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Be PERFECT? Can’t I just be pretty good?

I’ve been trying to spend more time reading the Bible lately and have been noticing that various passages — often passages that I’ve heard many times over the years — will just jump out at me with new meaning. For example, in Leviticus, we read, “You shall make and keep yourselves holy, because I am holy.” (Lv 11:44) Jesus reiterates this in Matthew, “So be perfect, just as your heavenly Father is perfect.”

Perfection is a pretty high standard. I know I’m not there, and I don’t see myself getting there any time soon. I can imagine the response Jesus would get if he were to appear on a modern-day talk show and say those same words:

“Oh, come on! You don’t really expect people to be perfect do you? Isn’t it enough that they try their best?”

“Aren’t you concerned that you’ll make people feel guilty when they can’t live up to this standard? Isn’t this a form of imperfection-shaming?”

“Don’t you think this will alienate imperfect people?”

“Why do they need to be perfect if God loves them no matter what?”

“Who’s version of perfect do you mean, anyway?”

While this verse sets a bar that none of us can achieve on our own, the beauty of it is that it doesn’t lower the bar. It challenges us to try to rise up to it until we can reach it. To the extent that we fail, we rely on God’s love and mercy to take us the rest of the way. Nevertheless, spiritual perfection is to be our aim, and our lives a constant journey in that direction. We don’t measure ourselves against the standards of our time, the sins of others or the sins we could have committed but didn’t, but against the standard of perfection.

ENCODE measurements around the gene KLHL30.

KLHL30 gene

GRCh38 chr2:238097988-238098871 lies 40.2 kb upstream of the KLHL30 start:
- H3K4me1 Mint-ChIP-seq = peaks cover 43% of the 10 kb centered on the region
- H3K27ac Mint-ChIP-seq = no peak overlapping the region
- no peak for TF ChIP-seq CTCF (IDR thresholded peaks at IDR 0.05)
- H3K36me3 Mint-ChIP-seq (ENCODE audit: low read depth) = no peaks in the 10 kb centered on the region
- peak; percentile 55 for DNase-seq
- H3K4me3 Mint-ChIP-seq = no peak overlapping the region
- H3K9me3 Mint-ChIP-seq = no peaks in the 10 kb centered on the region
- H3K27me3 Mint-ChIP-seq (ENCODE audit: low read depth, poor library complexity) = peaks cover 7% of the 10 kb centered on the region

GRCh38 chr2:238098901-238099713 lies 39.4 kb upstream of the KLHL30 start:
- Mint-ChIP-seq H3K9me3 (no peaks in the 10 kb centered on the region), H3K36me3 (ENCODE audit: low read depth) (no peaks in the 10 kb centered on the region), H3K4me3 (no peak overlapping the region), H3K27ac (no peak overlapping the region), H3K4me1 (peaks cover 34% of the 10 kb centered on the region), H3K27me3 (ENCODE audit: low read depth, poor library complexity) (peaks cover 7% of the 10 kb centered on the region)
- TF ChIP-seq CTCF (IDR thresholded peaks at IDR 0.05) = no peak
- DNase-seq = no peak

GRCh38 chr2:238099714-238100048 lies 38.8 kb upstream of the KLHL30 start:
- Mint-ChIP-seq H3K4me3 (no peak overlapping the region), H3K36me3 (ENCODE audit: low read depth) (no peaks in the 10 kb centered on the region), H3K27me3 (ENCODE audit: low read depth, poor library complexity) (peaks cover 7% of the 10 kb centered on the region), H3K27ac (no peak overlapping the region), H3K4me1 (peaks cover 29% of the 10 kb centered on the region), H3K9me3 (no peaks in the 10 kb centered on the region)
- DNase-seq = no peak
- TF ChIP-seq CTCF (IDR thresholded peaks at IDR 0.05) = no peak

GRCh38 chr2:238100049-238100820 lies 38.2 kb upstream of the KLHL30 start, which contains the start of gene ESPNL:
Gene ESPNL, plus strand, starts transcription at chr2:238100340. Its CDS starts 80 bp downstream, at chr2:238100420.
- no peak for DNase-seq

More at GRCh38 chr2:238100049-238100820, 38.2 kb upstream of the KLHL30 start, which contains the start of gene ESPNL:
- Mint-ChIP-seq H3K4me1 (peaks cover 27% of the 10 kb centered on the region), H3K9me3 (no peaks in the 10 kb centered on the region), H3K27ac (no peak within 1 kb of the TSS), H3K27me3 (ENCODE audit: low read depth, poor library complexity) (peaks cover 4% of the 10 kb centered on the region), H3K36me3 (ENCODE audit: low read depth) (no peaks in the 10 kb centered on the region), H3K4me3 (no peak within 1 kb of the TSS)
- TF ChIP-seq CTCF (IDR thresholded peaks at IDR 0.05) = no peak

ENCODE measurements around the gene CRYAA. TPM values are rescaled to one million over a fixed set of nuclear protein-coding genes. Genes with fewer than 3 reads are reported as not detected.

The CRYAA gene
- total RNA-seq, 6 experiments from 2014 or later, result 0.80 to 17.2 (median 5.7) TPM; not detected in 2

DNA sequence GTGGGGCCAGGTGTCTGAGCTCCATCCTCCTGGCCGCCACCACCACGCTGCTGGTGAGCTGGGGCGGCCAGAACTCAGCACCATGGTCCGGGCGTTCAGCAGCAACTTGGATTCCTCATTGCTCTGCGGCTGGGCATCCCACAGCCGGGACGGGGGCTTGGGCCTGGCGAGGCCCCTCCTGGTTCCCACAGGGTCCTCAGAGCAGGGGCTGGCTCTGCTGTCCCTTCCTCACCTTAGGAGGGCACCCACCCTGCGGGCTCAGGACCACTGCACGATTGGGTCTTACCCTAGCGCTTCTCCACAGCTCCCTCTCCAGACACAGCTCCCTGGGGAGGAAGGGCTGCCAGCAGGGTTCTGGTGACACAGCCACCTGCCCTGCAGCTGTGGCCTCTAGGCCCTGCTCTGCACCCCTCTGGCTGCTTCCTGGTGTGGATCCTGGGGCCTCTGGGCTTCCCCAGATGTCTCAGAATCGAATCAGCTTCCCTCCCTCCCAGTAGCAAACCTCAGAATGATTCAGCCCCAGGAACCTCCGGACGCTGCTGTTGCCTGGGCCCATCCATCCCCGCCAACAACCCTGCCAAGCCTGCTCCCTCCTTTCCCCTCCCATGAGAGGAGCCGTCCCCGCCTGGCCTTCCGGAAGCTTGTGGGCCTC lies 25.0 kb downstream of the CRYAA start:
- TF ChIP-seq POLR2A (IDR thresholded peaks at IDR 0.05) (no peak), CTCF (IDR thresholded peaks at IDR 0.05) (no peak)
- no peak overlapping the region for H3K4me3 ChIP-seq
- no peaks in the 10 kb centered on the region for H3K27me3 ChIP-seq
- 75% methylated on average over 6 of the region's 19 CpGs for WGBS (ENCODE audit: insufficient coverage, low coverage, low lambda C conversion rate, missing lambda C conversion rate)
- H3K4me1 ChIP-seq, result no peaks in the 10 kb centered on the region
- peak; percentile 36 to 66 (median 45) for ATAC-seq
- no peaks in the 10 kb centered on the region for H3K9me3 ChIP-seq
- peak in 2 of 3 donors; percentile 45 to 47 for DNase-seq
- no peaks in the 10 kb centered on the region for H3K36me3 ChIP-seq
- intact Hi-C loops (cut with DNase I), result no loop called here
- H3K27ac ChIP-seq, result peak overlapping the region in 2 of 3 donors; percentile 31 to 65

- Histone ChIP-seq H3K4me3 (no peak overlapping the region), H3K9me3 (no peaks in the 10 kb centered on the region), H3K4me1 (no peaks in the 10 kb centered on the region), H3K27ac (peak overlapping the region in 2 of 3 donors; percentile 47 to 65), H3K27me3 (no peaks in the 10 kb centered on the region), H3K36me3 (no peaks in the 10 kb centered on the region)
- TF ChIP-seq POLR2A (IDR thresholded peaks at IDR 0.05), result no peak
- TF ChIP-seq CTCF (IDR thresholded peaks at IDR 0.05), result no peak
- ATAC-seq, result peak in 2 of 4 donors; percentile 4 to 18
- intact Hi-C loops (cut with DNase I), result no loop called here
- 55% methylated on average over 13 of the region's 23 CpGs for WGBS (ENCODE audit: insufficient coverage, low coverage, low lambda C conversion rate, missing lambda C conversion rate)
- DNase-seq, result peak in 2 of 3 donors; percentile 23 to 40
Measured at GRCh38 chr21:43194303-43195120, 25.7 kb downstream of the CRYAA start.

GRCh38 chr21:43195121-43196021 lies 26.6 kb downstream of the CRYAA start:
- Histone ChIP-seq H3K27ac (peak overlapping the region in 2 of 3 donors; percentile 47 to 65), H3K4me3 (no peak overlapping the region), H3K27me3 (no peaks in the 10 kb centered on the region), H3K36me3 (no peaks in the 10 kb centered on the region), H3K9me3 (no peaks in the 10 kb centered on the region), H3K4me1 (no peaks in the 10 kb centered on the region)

This verse also implies that, to the extent we are imperfect, it by our own choice. (“Through my fault, through my fault, through my most grievous fault!”) There would have been no point in telling us to be something we can’t be. Jesus doesn’t ask us to be perfect students or perfect business managers or perfect drivers, but he commands us to aspire to the spiritual perfection of our Father. We must detach ourselves from whatever imperfections come between us and God and be willing to let the Holy Spirit perfect us.

It is worth noting that the statement is not, “Aspire to perfection.” It is, “Be perfect.” Here in this present moment, we are called to perfection, to turn away from all that is sinful, all that is not of God, and turn back to holiness. What is holding us back in this moment? What graces do we need to ask for and receive? What temptations are holding us back?

Moreover, this verse reminds us that there really is a standard of perfection toward which we can strive. Perfection is not a moving target; it is we who move in relation to that target. We might get closer in one way but further away in another, the bull’s-eye of the target remains in the same spot. We are not told, “Be perfect, as you define perfection for yourself,” but, “Be perfect, as your heavenly Father is perfect.” It is God’s standard of perfection that matters; not ours.

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How I hope Pope Francis approaches the environment issue

It has been well publicized that Pope Francis is planning to issue an encyclical on creation and respect for the environment at some point this year. My hope is that the Holy Father will take this as an opportunity to unite people in finding practical or even not-so-practical ways to address environmental concerns, reminding people of their role as stewards of the planet and the need to be aware of the impact individual lifestyles and large-scale operations can have on various regions of the world.